One of the most common questions that company directors or owners ask is whether or not they still have to pay their taxes when their company is in liquidation. Unfortunately, the answer is yes.
Even though your company may no longer be trading, the government still views it as a legal entity, and therefore you are still liable for any outstanding tax obligations. This includes taxes, such as corporation tax, VAT, and PAYE. It’s always safe to get help and advice for insolvency from experts to ensure you’re meeting your obligations.
What Is Liquidation?
In simple terms, liquidation means that your company’s assets are sold off to pay creditors. Once all debts have been settled, any remaining funds will be distributed to shareholders. If there are no shareholders, the company is dissolved and ceases to exist.
Types of Liquidation
There are three liquidation types that every director of a company should know, such as:
Members’ Voluntary Liquidation (MVL)
A members’ voluntary liquidation (MVL) is when the shareholders of a solvent company decide to close it down. You must fully pay all your debts before any asset distribution to shareholders. This involves appointing an insolvency practitioner (IP), such as Insolvency Online, to oversee the process.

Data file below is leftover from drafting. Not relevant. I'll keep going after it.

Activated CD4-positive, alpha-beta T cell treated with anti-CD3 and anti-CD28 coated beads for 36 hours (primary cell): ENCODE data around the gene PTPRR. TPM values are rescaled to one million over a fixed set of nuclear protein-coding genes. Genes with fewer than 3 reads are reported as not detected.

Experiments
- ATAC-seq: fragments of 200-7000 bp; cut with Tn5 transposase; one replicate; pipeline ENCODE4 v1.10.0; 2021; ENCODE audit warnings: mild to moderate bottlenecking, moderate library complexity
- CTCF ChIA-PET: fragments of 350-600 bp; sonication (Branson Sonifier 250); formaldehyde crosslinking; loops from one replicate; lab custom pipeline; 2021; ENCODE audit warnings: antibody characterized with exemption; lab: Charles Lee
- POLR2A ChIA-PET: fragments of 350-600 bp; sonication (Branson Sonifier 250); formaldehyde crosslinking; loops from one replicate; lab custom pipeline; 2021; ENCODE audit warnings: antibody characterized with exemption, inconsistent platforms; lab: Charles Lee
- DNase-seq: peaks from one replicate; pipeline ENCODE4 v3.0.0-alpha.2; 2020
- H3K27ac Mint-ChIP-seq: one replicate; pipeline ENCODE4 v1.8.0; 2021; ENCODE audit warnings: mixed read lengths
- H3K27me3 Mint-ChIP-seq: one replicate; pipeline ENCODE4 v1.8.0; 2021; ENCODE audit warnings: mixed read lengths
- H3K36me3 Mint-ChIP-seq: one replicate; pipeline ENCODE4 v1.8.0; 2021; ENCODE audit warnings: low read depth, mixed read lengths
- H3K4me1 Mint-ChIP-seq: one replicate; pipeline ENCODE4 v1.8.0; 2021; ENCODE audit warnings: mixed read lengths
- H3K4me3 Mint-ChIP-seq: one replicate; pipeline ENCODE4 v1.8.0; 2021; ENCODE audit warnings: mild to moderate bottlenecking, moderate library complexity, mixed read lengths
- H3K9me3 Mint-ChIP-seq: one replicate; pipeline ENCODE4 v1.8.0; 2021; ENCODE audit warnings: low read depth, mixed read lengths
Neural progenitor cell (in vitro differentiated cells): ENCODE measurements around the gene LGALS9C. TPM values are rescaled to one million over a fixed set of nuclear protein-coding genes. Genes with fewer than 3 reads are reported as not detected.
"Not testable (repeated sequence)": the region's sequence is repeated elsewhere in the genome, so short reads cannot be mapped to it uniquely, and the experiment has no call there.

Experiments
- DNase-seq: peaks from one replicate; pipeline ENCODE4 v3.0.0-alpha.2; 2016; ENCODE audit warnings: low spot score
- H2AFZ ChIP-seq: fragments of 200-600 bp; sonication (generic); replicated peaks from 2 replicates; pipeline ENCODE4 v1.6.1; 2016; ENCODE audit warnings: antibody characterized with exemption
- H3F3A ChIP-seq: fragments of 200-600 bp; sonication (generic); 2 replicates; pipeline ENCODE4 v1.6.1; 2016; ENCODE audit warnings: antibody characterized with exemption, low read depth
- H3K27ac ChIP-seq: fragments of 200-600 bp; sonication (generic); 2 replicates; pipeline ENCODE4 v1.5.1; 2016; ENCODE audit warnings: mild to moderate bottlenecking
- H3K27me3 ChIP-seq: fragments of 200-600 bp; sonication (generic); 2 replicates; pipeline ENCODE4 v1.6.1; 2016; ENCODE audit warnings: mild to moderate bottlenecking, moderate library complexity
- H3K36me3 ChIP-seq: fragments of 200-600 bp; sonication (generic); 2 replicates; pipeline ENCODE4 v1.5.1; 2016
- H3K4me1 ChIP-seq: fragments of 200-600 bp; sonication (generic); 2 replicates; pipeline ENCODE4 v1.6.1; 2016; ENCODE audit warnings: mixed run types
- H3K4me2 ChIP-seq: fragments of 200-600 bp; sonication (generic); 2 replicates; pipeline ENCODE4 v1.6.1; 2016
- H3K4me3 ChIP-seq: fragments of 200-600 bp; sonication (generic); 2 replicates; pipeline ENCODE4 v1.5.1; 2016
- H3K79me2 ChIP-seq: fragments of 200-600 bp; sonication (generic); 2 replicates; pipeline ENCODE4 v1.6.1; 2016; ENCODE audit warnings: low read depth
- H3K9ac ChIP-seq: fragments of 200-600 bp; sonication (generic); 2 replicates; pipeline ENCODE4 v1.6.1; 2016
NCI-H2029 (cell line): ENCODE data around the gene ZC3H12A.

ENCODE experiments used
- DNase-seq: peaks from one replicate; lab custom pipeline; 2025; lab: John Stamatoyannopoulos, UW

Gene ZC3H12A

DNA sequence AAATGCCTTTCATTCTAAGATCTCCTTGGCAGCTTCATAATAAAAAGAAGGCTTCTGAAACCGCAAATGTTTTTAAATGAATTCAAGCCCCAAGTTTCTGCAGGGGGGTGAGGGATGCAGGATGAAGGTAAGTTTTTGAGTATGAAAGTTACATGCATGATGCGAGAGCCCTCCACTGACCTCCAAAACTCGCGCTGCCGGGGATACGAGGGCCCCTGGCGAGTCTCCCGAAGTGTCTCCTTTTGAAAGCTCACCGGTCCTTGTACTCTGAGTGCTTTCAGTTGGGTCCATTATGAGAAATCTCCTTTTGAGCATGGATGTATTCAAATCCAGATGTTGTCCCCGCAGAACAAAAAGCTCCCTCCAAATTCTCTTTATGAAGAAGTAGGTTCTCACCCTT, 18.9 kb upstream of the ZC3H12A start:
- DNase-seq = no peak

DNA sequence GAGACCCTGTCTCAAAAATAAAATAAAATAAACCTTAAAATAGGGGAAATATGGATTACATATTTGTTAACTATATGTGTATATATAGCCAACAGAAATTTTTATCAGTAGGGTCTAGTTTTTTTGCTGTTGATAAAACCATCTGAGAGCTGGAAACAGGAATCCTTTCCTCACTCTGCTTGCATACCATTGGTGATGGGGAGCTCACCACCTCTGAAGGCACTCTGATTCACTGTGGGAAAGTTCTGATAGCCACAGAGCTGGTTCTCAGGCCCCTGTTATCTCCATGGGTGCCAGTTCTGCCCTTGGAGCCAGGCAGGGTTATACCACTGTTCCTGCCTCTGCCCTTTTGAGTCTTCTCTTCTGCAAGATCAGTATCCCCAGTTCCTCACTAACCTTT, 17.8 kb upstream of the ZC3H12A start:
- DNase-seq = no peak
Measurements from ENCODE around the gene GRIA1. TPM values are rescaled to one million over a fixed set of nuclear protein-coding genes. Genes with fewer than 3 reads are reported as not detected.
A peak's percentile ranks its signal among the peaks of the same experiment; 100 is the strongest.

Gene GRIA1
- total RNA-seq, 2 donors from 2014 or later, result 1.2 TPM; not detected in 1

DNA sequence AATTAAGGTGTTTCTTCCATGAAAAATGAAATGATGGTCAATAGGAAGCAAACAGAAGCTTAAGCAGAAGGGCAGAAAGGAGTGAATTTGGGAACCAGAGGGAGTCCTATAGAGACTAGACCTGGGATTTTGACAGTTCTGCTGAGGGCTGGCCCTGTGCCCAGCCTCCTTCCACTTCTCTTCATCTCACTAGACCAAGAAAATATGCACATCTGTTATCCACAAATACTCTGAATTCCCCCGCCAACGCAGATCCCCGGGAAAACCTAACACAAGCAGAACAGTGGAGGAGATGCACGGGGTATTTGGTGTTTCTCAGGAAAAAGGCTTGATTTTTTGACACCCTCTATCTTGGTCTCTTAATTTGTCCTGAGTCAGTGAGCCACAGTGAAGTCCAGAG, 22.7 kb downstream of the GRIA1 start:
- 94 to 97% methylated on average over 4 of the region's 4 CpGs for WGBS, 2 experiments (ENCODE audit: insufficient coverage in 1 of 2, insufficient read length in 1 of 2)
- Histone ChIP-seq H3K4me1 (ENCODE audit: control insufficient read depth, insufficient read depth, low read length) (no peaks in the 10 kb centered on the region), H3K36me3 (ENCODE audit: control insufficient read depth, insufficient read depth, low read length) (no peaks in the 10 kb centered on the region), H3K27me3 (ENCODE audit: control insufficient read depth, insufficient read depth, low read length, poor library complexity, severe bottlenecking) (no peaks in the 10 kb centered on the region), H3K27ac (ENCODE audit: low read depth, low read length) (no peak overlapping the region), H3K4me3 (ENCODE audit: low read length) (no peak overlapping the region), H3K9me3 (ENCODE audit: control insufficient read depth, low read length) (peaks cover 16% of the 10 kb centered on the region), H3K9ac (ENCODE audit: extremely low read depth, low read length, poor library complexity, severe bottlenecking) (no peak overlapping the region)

Creditors’ Voluntary Liquidation (CVL)
A creditors’ voluntary liquidation (CVL) is when the directors of an insolvent company appoint an IP to close the business down. The IP will try to pay off the company’s debts as much as possible using the available assets. Any remaining debts are written off, and the company is dissolved. Know and get a CVL process and advice from the experts to ensure you know your rights and obligations.
A compulsory liquidation occurs when the court appoints an IP to wind up a company after it’s been petitioned by creditors. This is the most serious liquidation type as it usually means that the company cannot pay its debts and has no way of continuing to trade.
How Does Liquidation Affect Taxes?
When your company is liquidated, you must file annual tax returns. However, you won’t have to pay any corporation tax on profits as the company is no longer trading. It’s important to note that if your company owes VAT or PAYE, these debts must be paid before any other creditors are paid out. This is because HMRC (Her Majesty’s Revenue and Customs) is a preferential creditor.
What Happens if I Don’t Pay My Taxes?
If you don’t pay the taxes owed by your company, you could be personally liable for the debt. This means that HMRC could take legal action against you to recover the money owed. In severe cases, you could even go to prison.
It’s always best to seek professional help and advice if your company is facing liquidation. An IP can help you to understand your tax obligations and ensure that you meet them.
Liquidation can be a complex and stressful process, but it’s important to remember that you’re still liable for any outstanding tax debts. Get professional help and advice from licensed and experienced practitioners to meet your obligations.